posted by davidmsc at 10:57 PM on October 15, 2003


backpedaling and lying undercut attempts to convincingly communicate the value of ideas

It's really hard to believe that you're being serious. Your wierd assertion that I was lying (which is buttressed only by repeated insistence that I was lying) requires infintely more faith than any of my statements (all of which I've tried to clarify, explain, defend, etc.) which you have called into question. But you have worn me out, so take from that what vindication you would like. I'll have to continue my lying at a later date, as trying to communicate with you has given me a bit of a headache.
posted by Ignatius J. Reilly at 11:23 PM on October 15, 2003


And what made a lot of small towns in the US the shitholes that they are today.

You really think that? That it's, of all things, the retail establishments of a town that maintain the community? You really believe that if you went to a little Wal-Mart-less town somewhere and all 50 or so retail owners were sucked up in the Rapture, that that's what would make the town dry up and blow away? Not the plant closing, not the fishery being fished-out, not the land losing productivity, not demographic and economic shifts away from small rural towns and towards suburbs and exurbs, but the hardware store being replaced by Wal-Mart?
posted by ROU_Xenophobe at 11:29 PM on October 15, 2003


NortonDC, when Ignatius asked Do you disagree that significantly more capital leaves small towns when Wal Mart replaces numerous locally owned businesses? Do you disagree that significantly more capital leaves small towns when the businesses are chains than when they are local? If you don't think these basic statements are true, then you should actually address them.

I expected that you'd finally stop pussyfooting around and answer, but nope...

I think it's pretty clear that Iggy has presented his argument/opinions/what have you--even those who disagree with him can understand what he's saying. Why won't you just answer his questions or present your side instead of arguing semantics?
posted by dobbs at 11:57 PM on October 15, 2003


Want to kill WalMart? Raise gasoline & diesel fuel prices.

I believe this is precisely wrong - that is, 180 degrees from correct. One of the reasons for Walmart's success at metastasizing its way through the economic flesh of America is held by many to be the way in which it has spread, and much study has been devoted to the differences in the way that Walmart has spread and Starbuck's has, for example.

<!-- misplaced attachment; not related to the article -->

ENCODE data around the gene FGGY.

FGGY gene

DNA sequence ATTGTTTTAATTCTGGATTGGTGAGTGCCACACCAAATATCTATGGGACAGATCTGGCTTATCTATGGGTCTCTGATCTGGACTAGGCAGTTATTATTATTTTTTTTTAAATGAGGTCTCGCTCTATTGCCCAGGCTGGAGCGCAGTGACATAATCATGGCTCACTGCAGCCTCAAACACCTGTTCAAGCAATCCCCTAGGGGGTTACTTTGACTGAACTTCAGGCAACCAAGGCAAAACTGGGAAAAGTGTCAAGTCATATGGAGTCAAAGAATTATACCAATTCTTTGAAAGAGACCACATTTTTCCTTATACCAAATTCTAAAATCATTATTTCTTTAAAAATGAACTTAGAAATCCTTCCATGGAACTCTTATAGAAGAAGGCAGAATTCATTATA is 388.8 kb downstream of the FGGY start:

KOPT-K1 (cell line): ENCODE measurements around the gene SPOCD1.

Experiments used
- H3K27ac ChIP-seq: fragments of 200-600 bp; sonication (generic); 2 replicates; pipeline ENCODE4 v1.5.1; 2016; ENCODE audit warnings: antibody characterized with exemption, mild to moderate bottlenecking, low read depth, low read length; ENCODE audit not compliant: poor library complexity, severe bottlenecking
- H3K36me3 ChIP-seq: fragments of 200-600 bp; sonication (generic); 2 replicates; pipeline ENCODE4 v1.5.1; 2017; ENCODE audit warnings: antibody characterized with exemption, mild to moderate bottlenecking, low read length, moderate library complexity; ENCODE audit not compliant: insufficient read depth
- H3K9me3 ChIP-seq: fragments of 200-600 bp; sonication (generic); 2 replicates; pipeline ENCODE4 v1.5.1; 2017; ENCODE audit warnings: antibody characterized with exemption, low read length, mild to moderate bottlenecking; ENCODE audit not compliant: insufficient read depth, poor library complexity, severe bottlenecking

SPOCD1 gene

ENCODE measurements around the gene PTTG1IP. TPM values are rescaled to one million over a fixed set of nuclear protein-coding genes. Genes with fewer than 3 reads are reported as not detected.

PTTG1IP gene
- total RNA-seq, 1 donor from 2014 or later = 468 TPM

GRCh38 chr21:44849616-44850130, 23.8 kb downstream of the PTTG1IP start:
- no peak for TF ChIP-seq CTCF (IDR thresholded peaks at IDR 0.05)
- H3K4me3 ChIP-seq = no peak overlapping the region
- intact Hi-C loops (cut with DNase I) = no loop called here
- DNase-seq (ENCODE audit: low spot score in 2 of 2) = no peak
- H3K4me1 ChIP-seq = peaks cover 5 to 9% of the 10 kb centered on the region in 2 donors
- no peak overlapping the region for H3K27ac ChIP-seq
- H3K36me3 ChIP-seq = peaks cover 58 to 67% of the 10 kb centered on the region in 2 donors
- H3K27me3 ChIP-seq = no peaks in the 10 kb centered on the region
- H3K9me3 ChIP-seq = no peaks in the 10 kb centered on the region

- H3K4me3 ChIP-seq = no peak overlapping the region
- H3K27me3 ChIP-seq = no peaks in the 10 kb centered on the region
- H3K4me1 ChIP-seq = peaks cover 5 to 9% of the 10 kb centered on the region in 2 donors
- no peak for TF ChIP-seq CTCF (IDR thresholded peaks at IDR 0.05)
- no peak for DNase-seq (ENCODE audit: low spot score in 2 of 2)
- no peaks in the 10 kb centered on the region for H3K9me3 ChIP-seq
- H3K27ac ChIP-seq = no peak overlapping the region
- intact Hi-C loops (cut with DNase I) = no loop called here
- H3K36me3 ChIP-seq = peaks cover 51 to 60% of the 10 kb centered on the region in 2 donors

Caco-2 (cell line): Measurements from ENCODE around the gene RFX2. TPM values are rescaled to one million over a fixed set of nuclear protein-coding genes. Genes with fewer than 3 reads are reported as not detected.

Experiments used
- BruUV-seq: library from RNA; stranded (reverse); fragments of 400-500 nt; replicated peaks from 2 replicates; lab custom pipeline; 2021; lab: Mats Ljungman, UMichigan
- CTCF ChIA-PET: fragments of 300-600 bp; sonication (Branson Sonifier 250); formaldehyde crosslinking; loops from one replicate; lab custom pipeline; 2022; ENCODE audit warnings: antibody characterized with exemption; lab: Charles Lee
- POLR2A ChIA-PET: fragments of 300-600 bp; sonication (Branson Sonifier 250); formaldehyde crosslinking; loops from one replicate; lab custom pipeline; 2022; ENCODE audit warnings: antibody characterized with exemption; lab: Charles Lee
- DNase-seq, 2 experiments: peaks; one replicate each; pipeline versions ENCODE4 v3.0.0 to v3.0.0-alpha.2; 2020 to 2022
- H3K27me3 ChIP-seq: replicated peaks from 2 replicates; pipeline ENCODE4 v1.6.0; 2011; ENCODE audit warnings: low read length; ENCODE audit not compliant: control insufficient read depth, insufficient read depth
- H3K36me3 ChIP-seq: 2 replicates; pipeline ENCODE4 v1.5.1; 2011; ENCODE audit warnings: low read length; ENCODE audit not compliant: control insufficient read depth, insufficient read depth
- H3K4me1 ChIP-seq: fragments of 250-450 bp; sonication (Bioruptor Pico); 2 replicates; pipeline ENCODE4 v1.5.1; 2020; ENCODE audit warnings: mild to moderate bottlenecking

Walmart has a policy, apparently, of opening their own distribution node, saturating the area around that distribution point with stores, then opening a new node at the periphery of the coverage of the last node, and repeating. This ensures that supply lines are short, and the landscape is dotted with Walmart stores at as high a density as possible. The strategy, as we all can see, has been highly effective, but I would submit that an increase in gas prices would impact Walmart the least of any large retailer for precisely this reason.

One in 200 working Americans works at Wallmart. .. That means there are probably 8 MeFi'ers who work at Wallmart.

That might be true if Metafilter were composed entirely of Americans, and of people evenly distributed across geographies, socio-economic groupings and ages. I suspect this is not the case.
posted by stavrosthewonderchicken at 12:14 AM on October 16, 2003


How about Open Source department stores?
posted by thedailygrowl at 12:23 AM on October 16, 2003


Not the plant closing, not the fishery being fished-out, not the land losing productivity

The closing of numerous smaller businesses would be similar to "the plant" closing, wouldn't it? As for the rest of it, I don't think that Wal Mart is responsible for the general decline of small-town America, but it is a symptom.

You really think that? That it's, of all things, the retail establishments of a town that maintain the community?

It can be an important part, no? Would Northampton be the same without all the small bookstores and coffee shops? Would Key West be as fun with a Hooters Megabar instead of the cool local places? What if you went to Provincetown and had to buy your rainbow flags from some gay corporate giant (I'm reaching here)?

From a cultural standpoint, having locally owned businesses is often overlooked. But from an economic standpoint, it is pretty obvious that if less capital gets reinvested in a given town, that town's economy is going get crappier. Go to a poor black neighborhood anywhere in America, and a primary complaint will be the lack of black-owned businesses. This isn't because black people hate members of other races, it's because those few historically strong black communities that have experienced economic development have done so with black-owned business.

It's a sort of microcosm of the way that nations develop economically. While I would agree that trade between nations/communities and the attendent movement of capital is important, we would all be hard-pressed to come up with an example of a nation which experienced significant economic development without some protectionist measures.